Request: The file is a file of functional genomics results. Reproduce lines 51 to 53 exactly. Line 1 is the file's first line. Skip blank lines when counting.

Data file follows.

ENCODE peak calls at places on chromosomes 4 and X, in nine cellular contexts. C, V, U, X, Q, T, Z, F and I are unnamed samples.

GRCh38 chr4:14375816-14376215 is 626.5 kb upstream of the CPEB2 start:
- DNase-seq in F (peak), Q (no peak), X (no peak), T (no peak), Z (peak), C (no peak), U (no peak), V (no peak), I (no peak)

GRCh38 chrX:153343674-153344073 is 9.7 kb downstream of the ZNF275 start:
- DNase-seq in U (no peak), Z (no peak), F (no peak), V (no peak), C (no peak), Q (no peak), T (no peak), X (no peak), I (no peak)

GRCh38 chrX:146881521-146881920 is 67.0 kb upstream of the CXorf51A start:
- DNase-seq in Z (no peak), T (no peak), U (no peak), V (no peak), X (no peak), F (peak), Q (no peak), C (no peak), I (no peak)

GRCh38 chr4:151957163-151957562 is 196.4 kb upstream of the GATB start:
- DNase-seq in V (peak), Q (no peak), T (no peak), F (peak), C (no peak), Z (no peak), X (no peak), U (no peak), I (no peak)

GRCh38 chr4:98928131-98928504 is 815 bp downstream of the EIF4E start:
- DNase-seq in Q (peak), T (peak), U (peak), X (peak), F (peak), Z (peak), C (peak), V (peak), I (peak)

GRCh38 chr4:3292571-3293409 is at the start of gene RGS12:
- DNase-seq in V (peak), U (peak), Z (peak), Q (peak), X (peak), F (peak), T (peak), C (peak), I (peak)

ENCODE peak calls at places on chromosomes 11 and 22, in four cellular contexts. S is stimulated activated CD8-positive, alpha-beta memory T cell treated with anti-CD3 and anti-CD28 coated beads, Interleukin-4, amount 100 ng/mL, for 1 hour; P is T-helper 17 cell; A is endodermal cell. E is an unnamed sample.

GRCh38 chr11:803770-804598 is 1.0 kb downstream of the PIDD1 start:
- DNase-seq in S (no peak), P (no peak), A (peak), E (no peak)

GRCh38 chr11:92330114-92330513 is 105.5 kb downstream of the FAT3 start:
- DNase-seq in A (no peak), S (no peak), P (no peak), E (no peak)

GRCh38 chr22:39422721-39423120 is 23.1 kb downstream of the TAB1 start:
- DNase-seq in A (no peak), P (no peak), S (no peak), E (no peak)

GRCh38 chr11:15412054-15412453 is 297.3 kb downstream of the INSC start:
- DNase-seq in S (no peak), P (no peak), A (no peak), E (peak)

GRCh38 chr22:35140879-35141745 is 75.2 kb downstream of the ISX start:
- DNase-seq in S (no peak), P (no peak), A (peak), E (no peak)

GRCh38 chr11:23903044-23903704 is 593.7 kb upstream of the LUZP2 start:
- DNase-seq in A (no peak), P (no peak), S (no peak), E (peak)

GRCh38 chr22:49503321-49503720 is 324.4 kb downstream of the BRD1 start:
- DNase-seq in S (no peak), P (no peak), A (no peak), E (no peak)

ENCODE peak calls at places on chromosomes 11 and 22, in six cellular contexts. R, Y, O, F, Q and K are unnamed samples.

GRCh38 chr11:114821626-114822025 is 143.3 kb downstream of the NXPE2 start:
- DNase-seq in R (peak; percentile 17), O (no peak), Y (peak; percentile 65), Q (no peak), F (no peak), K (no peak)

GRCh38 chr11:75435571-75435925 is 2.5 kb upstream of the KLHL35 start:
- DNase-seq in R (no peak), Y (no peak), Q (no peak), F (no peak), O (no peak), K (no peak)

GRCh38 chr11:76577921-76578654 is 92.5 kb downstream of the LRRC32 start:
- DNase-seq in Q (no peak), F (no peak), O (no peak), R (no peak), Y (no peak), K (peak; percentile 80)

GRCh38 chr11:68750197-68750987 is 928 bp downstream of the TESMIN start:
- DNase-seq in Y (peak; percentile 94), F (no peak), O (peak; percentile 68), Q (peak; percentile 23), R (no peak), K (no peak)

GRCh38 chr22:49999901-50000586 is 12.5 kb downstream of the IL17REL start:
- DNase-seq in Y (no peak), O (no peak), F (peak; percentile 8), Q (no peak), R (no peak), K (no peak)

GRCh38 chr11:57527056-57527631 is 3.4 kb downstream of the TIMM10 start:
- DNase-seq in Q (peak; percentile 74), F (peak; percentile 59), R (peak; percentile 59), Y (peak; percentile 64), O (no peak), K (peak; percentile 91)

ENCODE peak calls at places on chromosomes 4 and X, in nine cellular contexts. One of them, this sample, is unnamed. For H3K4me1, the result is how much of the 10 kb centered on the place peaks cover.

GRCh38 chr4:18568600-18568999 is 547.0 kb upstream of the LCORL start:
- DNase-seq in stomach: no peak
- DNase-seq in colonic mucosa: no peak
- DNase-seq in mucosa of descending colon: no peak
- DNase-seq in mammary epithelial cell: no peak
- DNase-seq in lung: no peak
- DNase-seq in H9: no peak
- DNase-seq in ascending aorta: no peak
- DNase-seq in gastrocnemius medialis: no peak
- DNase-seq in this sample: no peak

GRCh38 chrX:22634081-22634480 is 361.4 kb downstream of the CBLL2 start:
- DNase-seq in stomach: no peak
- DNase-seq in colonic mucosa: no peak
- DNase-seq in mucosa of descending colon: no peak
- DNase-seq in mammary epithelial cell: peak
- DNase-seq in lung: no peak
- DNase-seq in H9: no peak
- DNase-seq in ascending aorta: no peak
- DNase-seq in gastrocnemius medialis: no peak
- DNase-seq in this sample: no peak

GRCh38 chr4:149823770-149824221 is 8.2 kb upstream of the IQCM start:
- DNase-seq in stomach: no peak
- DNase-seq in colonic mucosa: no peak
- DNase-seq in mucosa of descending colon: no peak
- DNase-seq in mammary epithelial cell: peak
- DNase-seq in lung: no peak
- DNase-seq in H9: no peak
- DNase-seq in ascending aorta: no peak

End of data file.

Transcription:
- DNase-seq in gastrocnemius medialis: no peak
- DNase-seq in this sample: no peak

GRCh38 chrX:22634081-22634480 is 361.4 kb downstream of the CBLL2 start: